For a while now this bottle of Glen Grant has sat idle in a corner of my whisky den waiting for a sudden dawn of inspiration. It’s not the whisky that is lacklustre, rather Glen Grant itself that is content to go about its business without fanfare or proclamations. There are no swamp monsters to be sighted appearing on the distillery grounds, smuggling legends resurrected or imagined to promote its wares.
In these flamboyant times a distillery that focuses on the liquid itself should be celebrated rather than overlooked. As such when it comes to writing about Glen Grant, many of the established routes or angles for that matter are not applicable. Then Jim Murray kindly released his 2018 whisky bible to the adorning masses of; well I’m never too sure maybe those that find themselves trapped within a branch of the Whisky Shop and are struggling to find an item to purchase under £40 maybe?
This year’s bible seems to have passed with little drama or intrigue. With so many awards throughout the annual whisky calendar, one man’s opinion is seemingly lost amongst the onslaught of recommended and medallists. The only way to survive arguably is to become more outrageous with your winners or retreat into a dark bunker to reminisce about those 1970’s Ardbeg’s or classic Macallan’s. In reality your opinion is as relevant as mine, Jim’s or anyone you’ll find here at Malt. My time with whisky has shown we all have a broad spectrum of tastes, emotions and moments. At times a certain whisky will feel alien in a setting, but tried again at the right time things may change. Unless it’s a Jura, only in the depths of hell – as a Balrog slowly peels off your skin – is such a whisky a fitting accompaniment.
Jim is frankly an easy target and amongst many he is dismissed and treated with scorn. The sulphur diatribe has become tiresome indeed, but at least it prompted the debate that otherwise would have been swept under the dusty industry carpet. A carpet that now has the distinctive shape of a Scottish Munro. Personally, the scoring system forms my own bone of contention with half a point at times separating some whiskies. It’s rendered almost useless and when you award a new make spirit a score of 95, it begs the question lets skip the maturation part and just bottle it straight off the stills.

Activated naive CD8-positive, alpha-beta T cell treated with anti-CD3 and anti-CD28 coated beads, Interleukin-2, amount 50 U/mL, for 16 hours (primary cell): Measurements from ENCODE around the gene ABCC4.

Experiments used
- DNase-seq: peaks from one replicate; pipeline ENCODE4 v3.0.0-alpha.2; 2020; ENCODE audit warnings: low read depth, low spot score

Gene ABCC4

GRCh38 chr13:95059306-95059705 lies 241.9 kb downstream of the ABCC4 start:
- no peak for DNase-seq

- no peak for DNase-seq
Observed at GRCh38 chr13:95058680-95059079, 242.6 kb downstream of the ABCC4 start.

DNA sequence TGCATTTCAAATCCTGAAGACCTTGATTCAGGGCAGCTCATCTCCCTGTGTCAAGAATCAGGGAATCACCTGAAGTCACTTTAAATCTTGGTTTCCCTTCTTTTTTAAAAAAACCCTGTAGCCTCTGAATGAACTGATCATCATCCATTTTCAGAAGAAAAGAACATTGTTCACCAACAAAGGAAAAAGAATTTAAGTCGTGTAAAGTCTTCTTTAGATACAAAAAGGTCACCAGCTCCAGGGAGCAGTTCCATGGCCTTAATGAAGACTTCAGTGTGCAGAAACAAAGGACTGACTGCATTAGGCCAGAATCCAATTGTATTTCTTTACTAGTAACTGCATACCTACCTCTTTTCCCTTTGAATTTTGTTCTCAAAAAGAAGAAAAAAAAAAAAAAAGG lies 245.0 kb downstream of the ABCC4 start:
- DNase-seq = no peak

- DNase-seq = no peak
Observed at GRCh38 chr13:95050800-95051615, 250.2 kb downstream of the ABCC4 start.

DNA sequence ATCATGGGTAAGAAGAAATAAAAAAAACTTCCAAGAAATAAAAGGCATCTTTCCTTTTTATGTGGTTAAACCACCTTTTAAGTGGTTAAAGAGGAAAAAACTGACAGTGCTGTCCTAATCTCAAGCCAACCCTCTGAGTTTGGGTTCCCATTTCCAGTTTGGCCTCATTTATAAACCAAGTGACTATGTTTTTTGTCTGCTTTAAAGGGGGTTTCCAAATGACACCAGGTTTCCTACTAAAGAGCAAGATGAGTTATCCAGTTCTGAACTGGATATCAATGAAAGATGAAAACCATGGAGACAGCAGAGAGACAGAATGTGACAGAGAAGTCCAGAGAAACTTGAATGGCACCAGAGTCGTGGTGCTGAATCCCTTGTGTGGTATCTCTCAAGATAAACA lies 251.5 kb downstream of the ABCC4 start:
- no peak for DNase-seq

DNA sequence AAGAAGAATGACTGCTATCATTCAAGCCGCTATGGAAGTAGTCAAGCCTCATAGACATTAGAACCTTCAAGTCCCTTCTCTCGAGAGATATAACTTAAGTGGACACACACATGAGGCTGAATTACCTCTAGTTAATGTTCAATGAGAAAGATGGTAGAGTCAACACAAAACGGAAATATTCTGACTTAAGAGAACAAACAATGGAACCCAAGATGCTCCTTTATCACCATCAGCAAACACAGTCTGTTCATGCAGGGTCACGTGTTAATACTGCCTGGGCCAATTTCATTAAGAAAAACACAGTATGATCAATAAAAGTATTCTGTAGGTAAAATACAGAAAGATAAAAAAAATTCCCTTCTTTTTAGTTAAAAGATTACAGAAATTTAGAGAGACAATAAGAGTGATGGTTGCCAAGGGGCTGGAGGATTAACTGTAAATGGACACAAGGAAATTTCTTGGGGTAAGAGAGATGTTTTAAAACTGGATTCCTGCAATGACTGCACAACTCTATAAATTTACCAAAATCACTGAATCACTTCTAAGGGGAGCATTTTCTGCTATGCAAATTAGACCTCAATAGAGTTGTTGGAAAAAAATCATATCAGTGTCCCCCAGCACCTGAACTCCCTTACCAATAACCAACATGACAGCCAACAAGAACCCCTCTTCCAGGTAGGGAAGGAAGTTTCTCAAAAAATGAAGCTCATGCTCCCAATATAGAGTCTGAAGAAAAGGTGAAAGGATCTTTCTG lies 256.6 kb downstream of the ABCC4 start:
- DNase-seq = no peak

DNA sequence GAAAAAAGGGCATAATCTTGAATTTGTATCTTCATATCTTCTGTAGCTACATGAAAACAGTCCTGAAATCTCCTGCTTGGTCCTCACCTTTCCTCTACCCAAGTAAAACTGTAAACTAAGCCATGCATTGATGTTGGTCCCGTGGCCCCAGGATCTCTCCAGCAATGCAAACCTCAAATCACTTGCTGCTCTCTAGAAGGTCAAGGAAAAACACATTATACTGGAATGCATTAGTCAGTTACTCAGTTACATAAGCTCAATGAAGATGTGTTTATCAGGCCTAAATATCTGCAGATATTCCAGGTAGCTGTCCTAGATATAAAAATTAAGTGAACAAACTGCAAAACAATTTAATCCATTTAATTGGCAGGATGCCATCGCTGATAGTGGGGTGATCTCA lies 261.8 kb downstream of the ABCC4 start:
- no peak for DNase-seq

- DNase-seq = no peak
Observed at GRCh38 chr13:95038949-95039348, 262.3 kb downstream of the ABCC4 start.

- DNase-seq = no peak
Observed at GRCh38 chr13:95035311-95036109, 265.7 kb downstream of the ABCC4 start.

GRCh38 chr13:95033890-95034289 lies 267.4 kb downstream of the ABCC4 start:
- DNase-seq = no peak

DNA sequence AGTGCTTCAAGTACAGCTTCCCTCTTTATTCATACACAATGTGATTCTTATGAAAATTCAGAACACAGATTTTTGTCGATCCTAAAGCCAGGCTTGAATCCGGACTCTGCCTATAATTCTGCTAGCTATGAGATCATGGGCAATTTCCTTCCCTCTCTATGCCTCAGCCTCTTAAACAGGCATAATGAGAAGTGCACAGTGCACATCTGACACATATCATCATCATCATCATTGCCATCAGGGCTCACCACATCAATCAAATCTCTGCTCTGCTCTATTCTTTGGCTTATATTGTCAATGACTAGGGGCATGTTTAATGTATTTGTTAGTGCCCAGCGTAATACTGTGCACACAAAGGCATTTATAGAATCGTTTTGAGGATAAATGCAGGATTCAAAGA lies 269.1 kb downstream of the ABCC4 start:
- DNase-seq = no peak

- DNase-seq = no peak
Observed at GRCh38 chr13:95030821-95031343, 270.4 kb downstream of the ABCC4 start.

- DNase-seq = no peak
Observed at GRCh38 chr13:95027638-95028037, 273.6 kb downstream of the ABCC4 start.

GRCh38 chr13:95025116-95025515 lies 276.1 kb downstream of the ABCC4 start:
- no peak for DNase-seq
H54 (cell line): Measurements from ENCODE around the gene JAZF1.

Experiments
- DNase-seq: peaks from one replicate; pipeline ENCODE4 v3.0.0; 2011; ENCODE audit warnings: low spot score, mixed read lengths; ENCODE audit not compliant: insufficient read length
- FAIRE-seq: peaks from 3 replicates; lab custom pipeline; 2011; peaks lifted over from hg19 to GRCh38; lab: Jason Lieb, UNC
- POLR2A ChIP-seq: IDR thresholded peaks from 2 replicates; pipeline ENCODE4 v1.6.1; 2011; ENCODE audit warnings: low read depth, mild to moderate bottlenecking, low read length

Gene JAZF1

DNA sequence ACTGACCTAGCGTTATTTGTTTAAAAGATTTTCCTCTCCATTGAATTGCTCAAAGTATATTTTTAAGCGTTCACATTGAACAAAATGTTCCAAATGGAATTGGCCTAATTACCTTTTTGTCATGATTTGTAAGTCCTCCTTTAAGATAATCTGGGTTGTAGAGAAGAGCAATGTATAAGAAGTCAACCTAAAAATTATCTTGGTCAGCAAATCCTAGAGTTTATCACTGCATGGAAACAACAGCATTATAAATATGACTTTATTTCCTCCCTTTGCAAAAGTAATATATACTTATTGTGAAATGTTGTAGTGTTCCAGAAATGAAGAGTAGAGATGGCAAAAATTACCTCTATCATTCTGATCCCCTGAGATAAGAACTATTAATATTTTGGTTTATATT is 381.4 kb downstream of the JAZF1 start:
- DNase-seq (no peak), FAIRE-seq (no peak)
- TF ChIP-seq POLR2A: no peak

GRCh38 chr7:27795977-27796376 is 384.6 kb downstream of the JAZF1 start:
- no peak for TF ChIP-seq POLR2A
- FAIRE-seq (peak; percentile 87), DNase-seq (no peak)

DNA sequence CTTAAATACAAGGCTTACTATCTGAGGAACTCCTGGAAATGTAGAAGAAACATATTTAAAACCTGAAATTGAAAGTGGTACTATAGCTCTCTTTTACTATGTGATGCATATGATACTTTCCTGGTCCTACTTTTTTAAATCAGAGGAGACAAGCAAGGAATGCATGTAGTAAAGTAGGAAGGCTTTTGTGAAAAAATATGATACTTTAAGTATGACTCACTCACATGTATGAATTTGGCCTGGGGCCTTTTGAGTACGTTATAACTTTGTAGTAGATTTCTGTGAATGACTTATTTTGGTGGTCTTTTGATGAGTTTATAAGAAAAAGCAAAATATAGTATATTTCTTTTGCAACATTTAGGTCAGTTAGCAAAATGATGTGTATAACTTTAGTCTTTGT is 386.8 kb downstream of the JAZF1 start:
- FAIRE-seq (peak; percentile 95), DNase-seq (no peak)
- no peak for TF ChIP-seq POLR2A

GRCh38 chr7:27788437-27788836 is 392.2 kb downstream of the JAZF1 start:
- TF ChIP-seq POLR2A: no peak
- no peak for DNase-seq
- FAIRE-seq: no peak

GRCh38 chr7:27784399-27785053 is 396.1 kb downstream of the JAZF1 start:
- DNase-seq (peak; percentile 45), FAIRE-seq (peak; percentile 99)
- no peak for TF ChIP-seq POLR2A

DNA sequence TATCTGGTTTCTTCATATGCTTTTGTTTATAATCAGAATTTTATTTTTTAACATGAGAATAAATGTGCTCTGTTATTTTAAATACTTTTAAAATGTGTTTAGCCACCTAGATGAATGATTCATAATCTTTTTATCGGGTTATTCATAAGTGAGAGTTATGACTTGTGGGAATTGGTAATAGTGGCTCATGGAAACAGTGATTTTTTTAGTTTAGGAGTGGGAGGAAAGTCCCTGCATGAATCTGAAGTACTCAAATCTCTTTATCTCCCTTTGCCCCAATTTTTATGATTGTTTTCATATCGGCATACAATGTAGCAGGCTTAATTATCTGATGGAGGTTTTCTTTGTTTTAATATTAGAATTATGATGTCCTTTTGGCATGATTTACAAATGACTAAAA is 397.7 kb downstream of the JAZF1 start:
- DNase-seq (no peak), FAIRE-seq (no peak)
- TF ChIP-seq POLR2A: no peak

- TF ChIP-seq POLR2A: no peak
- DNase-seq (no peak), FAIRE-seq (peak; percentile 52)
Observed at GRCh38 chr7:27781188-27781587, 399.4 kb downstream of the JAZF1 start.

A consistent with Jim in recent years has been the Glen Grant 18 year old Rare Edition that has been in his top trio. This year it may have dropped from the silver position to a bronze slot, but it’s a consistent performer based on his analysis. Sadly this whisky isn’t up for review today and with a score of 97 it’s almost an inch of perfection. Instead we’re sitting down with a recent release from the generally excellent Gordon & MacPhail Cask Strength range.
This family-owned independent bottler has been at the forefront of their realm for decades with an inventory of casks that are second to none. Considering my own experience with their releases over the years they are better at managing the quality of casks than many distilleries themselves. A focus on quality and offering affordable ranges means that when I stumble across a bottle it is seriously considered. However, at times my taste buds detect a house style from Gordon & MacPhail from the cask management as opposed to the distillery character. It’s an interesting dynamic where their efficient and faithful processes ensure an excellent whisky but one that could be from a handful of distilleries.
These Cask Strength releases are on the younger end of the spectrum but tend to retail for under £60 and offer a punchy sherry cask influence. All distilleries are considered in the range and bottled equal with no colouring added and no chill filtration. A recent trip to the Carnegie Whisky Cellars in Dornoch ushered a difficult decision between this Glen Grant or a Glentauchers. Both overlooked distilleries and at times hugely enjoyable. For whatever reason I plumped for the Glen Grant that was distilled in 18th August 2008 and matured in 1st fill sherry hogsheads – immediately you know this is going to be a rich and flavoursome experience – numbered 900011 & 900014, before being bottled on 1st June 2017 at a healthy 56.7% ABV.
Gordon & MacPhail 2008 Glen Grant – review
Colour: cinder toffee.
On the nose: ah a touch of rubber but for me this is good. It’s briefly for those worried and chased off by cardamom, honey and some ginger root. Surprisingly I picked up an element of salt then it returns to traditional themes with raisins, dark, chocolate, varnish, toffee, vanilla essence and a rum-like brown sugar quality.
In the mouth: gentle and sweet with cloves, cardamom, chocolate powder and orange zest. Some dates and rubbed brass linger before a treacle sponge wrestles control. A touch of cinnamon bark takes us towards the finish that lingers with liquorice.
At first I felt this was more cask then Glen Grant, but as the fill level reduced on this bottle the flavours opened up more. Time is key. Another example of how you shouldn’t rush into something as during that stumble – you’ve missed that extra layer.